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30 Days, 30 Authors: Rebecca Einstein Schorr

Friday, November 24, 2017| Permalink
Celebrate Jewish Book Month with #30days30authors! JBC invited an author to share thoughts on #JewLit for each day of Jewish Book Month. Watch, read, enjoy, and discover! 

Today, Rabbi Rebecca Einstein Schorr, co-editor of the National Jewish Book Award-winner The Sacred Calling: Four Decades of Women in the Rabbinate, writes about the importance of seeing herself, as a Jewish American girl, in the books she read as a child.

When I think back on my childhood, I remember time spent in a little house on a midwestern prairie, a secret garden in Yorkshire, and a quaint village on Prince Edward Island. My days were filled with stories of little women, teen sleuths, and adventurous siblings. In not one of these stories did I see myself.

As an American girl, I devoured the typical titles of the day, and I loved them. But as an American Jewish girl, I yearned to read stories that mirrored my own experience and that of my family.

Oddly enough, I had to go no further than downstairs. Because I grew up with a library in my own home!

When I was five years old, my father became the rabbi of a newly-formed shul. Though the congregation rented a variety of spaces for its classes and worship services, there was nowhere to house its burgeoning library. And so, my mother became the synagogue librarian and the book collection took up residence in my father’s study at home.

Suddenly, I had access to more books than any child could have wanted. Now, in addition to inhaling every Trixie Belden mystery, I shivered in the frigid cold of the Endless Steppe, stole away to a farmhouse attic in Holland, and left behind a pink rabbit in Berlin. To this day, whenever I eat a hot potato or crackers or penny candy, I am reminded of five sisters on the Lower East Side.

Jewish young adult literature, in addition to Jewish children’s literature, was critical for the development of my Jewish self. Alongside whatever books I saw in the public sphere, stories about children who celebrated MY holidays and ate MY foods normalized my life experience. Because as much fun as it must have been for Mary and Laura Ingalls to play with a balloon made from the tail of the pig that their Pa had just slaughtered, I couldn’t place my five-year-old great-grandmother in Kalusz in that scenario.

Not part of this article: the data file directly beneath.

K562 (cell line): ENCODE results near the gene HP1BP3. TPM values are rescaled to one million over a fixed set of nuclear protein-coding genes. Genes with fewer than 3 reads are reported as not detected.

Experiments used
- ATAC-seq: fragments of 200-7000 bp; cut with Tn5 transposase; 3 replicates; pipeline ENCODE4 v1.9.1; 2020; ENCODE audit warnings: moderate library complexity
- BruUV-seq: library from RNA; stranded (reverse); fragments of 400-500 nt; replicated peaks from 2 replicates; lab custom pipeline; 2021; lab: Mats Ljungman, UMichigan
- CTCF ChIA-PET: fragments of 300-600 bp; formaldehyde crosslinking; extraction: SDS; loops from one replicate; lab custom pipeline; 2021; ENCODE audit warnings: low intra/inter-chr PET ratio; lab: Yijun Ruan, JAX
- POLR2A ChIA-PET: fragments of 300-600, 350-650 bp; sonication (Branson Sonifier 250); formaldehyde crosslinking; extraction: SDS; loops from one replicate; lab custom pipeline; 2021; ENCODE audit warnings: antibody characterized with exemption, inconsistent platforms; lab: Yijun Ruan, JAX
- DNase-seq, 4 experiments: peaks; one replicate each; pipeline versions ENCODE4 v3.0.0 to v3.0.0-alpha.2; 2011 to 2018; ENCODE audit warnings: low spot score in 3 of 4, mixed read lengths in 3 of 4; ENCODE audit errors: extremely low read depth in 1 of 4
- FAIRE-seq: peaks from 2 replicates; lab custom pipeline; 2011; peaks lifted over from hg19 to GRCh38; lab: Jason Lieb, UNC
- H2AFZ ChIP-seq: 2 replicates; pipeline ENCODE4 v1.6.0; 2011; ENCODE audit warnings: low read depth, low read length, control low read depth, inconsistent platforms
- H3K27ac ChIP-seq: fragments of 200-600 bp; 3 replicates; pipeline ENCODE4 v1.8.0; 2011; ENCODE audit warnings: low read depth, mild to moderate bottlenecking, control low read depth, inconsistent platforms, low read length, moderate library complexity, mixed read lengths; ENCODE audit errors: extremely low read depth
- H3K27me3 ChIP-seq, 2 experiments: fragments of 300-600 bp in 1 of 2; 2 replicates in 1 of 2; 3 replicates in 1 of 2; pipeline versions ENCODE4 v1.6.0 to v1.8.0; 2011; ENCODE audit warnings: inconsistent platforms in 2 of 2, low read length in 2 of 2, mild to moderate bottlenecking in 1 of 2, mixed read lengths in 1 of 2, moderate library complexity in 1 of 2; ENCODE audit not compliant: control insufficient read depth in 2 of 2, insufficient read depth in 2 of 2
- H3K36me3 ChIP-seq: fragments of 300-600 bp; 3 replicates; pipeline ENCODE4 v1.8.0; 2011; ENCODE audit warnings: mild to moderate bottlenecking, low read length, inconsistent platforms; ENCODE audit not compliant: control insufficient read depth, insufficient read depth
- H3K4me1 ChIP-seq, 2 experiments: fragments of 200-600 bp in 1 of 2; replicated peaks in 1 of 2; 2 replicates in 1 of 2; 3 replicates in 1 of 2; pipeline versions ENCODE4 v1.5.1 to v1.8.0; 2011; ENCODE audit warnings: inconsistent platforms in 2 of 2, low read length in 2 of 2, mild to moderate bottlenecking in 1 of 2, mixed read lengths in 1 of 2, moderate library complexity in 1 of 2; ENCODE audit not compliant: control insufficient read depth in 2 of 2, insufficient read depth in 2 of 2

There were books about the immigrant experience, Tsarist Russia, the Holocaust, and Israel. A lot of tragedy between those covers. Too much? Perhaps. But for a young girl living in the safety of late 20th century America, these stories helped me understand how precarious Jewish life has been throughout the ages and to appreciate the freedoms afforded to us in a free society.

As a precocious reader, my attention soon turned to Potok, Wouk, and others. Belva Plain’s Evergreen series and Gloria Goldreich’s Leah’s Journey series were the natural successors to the immigrant stories of my youth. Even now, I gravitate towards stories of a Jewish nature or with a Jewish protagonist. That is not to say that I limit my selections as anyone familiar with my Goodreads updates knows that I enjoy a steady diet of books written by and about people of all races, faiths, cultures, and countries. In fact, I have set my personal reading intention for the past two years to focus on narratives that are radically different from mine in order to better understand the world in which I live.

And yet.

Sometimes, after listening in to the experiences of others, I’m just in need of the familiar. To remind myself of my cultural, ethnic, and religious home. And to know that I am not alone.

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